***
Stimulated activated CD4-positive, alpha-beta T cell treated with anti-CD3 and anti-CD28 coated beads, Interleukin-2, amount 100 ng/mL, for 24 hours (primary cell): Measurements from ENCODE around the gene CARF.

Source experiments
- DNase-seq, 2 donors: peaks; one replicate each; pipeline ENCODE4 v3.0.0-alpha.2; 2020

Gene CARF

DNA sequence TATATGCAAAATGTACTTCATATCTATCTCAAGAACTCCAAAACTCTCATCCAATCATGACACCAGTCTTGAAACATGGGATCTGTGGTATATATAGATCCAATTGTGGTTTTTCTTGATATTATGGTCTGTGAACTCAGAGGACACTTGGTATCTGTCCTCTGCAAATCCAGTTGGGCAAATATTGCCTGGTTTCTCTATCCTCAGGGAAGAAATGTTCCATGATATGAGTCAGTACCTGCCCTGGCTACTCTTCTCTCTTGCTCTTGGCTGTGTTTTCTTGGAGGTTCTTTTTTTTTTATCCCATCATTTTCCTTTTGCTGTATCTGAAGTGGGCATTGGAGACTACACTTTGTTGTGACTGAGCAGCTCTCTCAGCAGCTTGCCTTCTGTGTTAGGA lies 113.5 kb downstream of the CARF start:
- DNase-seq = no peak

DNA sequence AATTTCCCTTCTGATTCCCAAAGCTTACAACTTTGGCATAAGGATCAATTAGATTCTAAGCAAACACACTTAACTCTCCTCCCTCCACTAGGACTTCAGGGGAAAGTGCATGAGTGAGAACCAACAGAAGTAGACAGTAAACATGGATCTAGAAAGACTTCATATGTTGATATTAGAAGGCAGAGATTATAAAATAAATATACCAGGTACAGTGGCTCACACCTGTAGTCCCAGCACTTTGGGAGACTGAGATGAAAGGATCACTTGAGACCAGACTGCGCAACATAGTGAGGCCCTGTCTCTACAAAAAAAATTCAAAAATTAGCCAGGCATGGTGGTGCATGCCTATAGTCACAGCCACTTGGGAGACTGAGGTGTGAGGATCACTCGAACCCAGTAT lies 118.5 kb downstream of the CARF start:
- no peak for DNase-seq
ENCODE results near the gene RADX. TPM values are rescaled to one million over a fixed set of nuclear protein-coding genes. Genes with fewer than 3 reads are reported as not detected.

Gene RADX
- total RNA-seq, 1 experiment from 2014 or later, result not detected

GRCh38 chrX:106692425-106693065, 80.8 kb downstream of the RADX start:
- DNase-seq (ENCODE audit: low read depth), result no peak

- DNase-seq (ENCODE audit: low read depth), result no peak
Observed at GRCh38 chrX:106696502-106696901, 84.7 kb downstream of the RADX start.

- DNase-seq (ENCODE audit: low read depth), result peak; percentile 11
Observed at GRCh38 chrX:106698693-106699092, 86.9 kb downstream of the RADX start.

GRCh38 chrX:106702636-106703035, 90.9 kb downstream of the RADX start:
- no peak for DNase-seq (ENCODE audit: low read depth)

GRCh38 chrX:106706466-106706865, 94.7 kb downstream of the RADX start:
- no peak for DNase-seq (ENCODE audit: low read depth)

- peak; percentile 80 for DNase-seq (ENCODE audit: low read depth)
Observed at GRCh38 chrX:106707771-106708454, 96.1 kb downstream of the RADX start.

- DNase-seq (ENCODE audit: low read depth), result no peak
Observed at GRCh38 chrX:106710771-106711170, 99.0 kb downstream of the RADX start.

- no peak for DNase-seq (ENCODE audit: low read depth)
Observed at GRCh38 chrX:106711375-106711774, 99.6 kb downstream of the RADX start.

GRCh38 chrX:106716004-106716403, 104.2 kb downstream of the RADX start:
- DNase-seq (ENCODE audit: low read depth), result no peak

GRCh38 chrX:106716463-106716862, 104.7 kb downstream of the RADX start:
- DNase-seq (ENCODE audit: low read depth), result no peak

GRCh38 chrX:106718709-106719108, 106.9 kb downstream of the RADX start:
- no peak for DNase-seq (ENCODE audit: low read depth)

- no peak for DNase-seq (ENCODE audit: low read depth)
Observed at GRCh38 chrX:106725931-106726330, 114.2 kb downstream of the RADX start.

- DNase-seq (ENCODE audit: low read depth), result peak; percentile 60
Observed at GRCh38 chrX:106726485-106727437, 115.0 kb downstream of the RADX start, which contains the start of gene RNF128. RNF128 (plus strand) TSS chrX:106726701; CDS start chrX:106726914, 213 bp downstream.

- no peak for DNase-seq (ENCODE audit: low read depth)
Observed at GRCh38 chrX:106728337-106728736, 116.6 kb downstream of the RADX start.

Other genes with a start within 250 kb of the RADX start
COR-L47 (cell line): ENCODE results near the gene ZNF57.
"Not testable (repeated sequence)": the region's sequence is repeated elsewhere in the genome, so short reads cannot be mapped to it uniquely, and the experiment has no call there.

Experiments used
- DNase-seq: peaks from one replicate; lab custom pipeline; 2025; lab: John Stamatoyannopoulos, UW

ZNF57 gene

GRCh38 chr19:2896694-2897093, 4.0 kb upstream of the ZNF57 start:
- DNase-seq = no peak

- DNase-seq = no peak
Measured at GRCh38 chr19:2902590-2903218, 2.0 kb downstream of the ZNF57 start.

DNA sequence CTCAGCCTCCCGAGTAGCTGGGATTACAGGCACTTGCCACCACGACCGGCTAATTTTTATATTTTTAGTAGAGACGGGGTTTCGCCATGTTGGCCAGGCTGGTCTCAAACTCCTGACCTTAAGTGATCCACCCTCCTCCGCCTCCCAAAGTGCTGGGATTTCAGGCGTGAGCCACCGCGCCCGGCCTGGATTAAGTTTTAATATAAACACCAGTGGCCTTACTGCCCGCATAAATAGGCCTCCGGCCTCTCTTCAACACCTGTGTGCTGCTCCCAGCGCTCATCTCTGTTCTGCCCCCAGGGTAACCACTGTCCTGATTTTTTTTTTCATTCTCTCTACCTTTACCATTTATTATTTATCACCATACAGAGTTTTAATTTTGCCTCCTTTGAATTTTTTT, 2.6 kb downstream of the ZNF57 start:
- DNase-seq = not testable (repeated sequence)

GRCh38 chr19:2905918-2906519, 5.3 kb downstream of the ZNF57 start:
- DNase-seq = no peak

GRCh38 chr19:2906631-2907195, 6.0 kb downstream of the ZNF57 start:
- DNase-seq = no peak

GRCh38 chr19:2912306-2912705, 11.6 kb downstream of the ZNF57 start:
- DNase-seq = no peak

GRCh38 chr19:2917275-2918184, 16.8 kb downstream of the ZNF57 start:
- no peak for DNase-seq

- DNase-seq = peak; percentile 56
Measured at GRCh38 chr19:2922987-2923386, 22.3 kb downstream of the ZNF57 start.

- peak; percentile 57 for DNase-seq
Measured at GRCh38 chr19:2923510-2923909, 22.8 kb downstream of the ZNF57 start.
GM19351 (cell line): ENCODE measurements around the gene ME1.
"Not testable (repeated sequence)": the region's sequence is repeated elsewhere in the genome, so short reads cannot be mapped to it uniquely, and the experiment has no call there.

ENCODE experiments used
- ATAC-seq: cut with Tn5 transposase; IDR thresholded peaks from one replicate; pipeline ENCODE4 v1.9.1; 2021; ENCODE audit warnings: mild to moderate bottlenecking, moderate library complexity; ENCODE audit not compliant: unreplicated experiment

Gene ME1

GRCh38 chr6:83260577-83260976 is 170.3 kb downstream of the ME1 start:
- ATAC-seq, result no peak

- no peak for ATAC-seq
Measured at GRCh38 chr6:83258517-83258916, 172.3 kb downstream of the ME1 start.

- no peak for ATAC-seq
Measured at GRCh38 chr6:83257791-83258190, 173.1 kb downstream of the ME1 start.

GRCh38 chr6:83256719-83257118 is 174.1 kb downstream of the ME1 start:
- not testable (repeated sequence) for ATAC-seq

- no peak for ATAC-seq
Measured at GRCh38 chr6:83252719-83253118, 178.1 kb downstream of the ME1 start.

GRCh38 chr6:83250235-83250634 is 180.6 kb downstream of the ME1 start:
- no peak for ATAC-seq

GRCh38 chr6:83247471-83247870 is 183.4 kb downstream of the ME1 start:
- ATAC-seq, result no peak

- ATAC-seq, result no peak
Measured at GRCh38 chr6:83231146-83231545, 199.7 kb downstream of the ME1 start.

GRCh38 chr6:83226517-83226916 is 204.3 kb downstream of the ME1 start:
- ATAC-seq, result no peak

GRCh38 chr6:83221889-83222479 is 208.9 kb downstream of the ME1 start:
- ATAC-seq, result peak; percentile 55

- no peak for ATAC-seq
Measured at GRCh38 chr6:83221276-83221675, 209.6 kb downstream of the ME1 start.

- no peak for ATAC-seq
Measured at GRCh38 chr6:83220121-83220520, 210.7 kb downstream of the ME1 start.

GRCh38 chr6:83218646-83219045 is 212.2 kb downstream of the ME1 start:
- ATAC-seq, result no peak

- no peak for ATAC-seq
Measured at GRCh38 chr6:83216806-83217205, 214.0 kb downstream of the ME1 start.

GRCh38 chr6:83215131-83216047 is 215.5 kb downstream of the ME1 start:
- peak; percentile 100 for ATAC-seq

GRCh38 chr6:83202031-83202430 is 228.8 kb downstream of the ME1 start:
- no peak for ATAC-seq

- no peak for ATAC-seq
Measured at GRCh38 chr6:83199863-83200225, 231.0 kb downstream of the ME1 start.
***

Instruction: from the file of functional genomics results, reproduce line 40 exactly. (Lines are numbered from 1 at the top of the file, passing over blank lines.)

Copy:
Other genes with a start within 250 kb of the RADX start